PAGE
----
-- Faced with the reality that their ailing bullpen needs Rodrigo Lopez more than their starting rotation does, the Baltimore Orioles reversed course on Tuesday and returned Lopez to his relief role, hoping to stabilize a bullpen that has not been the same since he left.

"I feel we're a better team with him in the bullpen," Manager Lee Mazzilli said before Tuesday night's game against the Los Angeles Dodgers. "I'd rather [be able to use him] three or maybe four days a week [in relief], as opposed to once a week [as a starter]."

The decision, which was spurred by the scheduled return of left-hander Matt Riley to the rotation on Wednesday, reversed the one the team made a month ago, when Lopez was shifted from the bullpen, where he had compiled a 0.33 ERA, into the rotation.

Lopez, who went 2-1 with a 6.41 ERA in five starts, was informed of the team's decision before Tuesday's game, but he was unavailable to comment. However, he has frequently stated his preference for being a starter.

The numbers tell the story of what happened to the bullpen after Lopez left. On May 18, the last day Lopez was available in relief, its collective ERA was 3.03, while the team was 19-16. Since then, however, the bullpen has posted a 6.83 ERA and the team has gone 8-16.

"When he went into the rotation," Mazzilli said, "nobody took over his role."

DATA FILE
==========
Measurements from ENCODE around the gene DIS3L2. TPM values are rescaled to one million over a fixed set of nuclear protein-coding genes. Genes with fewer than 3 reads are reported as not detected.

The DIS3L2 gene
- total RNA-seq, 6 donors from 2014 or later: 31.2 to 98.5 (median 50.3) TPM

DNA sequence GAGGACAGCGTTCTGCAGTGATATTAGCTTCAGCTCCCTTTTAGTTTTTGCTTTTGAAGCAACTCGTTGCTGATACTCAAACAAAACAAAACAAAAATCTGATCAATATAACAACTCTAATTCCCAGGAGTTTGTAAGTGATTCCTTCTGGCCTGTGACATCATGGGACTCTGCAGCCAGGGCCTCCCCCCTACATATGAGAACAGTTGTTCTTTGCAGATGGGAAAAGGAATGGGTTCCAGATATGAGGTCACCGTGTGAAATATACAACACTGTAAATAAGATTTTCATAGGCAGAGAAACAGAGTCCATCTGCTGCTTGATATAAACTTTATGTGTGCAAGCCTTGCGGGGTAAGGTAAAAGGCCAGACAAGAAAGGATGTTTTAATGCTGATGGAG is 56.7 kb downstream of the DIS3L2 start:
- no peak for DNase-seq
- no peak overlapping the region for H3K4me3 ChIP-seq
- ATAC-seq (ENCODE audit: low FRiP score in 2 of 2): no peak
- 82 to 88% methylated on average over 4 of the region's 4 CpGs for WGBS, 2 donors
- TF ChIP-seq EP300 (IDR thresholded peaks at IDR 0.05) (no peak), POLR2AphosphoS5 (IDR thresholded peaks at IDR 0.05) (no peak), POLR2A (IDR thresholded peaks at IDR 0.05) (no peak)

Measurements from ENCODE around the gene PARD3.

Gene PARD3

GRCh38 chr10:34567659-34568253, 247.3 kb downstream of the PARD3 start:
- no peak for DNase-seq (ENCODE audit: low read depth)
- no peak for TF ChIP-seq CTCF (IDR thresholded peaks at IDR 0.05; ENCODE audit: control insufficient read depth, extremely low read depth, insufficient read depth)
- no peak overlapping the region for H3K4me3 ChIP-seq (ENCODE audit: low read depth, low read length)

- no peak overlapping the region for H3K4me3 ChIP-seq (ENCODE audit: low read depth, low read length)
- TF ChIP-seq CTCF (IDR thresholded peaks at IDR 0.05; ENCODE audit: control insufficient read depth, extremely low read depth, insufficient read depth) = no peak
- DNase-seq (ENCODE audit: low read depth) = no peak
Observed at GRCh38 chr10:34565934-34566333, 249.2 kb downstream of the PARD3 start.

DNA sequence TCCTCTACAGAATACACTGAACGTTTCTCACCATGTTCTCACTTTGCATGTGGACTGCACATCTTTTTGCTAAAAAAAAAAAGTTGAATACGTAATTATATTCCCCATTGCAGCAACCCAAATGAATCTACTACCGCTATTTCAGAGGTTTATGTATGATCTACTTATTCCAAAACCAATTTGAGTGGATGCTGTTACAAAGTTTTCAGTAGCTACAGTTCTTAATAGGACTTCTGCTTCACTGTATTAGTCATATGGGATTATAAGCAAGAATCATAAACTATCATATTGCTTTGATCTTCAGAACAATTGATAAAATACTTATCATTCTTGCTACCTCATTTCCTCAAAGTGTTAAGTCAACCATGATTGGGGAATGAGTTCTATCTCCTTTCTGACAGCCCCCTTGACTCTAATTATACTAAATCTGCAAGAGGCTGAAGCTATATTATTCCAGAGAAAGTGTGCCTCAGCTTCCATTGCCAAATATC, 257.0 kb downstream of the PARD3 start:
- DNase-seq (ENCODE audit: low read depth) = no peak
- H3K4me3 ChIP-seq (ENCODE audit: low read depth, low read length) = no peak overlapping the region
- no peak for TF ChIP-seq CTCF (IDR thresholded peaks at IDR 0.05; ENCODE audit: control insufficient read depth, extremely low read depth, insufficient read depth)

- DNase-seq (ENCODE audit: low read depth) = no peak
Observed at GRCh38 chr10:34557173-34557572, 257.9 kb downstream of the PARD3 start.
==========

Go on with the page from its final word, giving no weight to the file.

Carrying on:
The decision spared lefty starter Eric DuBose from a demotion, at least for now. He was battered for eight runs in 22/3 innings Monday in Cleveland, leaving him with an 8.08 ERA over his last eight starts.

Mazzilli threatened further changes in the rotation "if it doesn't get back to where I think it should be. How many times do you want to go out there and beat your head against a wall?"

No Olympics for Loewen

After initially giving their blessing for top prospect Adam Loewen to pitch for the Canadian Olympic team this summer, the Orioles have pulled him out of consideration for a roster spot in Athens.

"We said all along, everything had to go right" for the Orioles to allow Loewen to pitch in Athens, said Orioles Executive Vice President of Baseball Operations Jim Beattie. "He had to pitch well. He had to stay healthy. It had to be an ideal situation, and it didn't happen that way."

Referring to the $4.02 million signing bonus the Orioles gave Loewen in 2003, Beattie said, "With the investment we've made in Adam, and where he is in his career, we felt it was best for him to stay where he is in professional baseball this year."

Loewen, ranked as the top prospect in the organization by Baseball America, struggled with his command this spring in his first big-league camp, posting an 81.00 ERA and failing to retire a batter in his last two appearances.

He is 2-2 with a 3.72 ERA at Class A Delmarva -- with 28 walks in 361/3 innings -- and recently missed two weeks with a strained muscle in his rib cage.

"We respect the commitment the Orioles have made to Adam and the necessity of him getting his feet on the ground," said Greg Hamilton, head coach and director of Baseball Canada. "With everything that's gone on with him, going back to spring training, and where he is currently . . . another interruption would not be a good thing."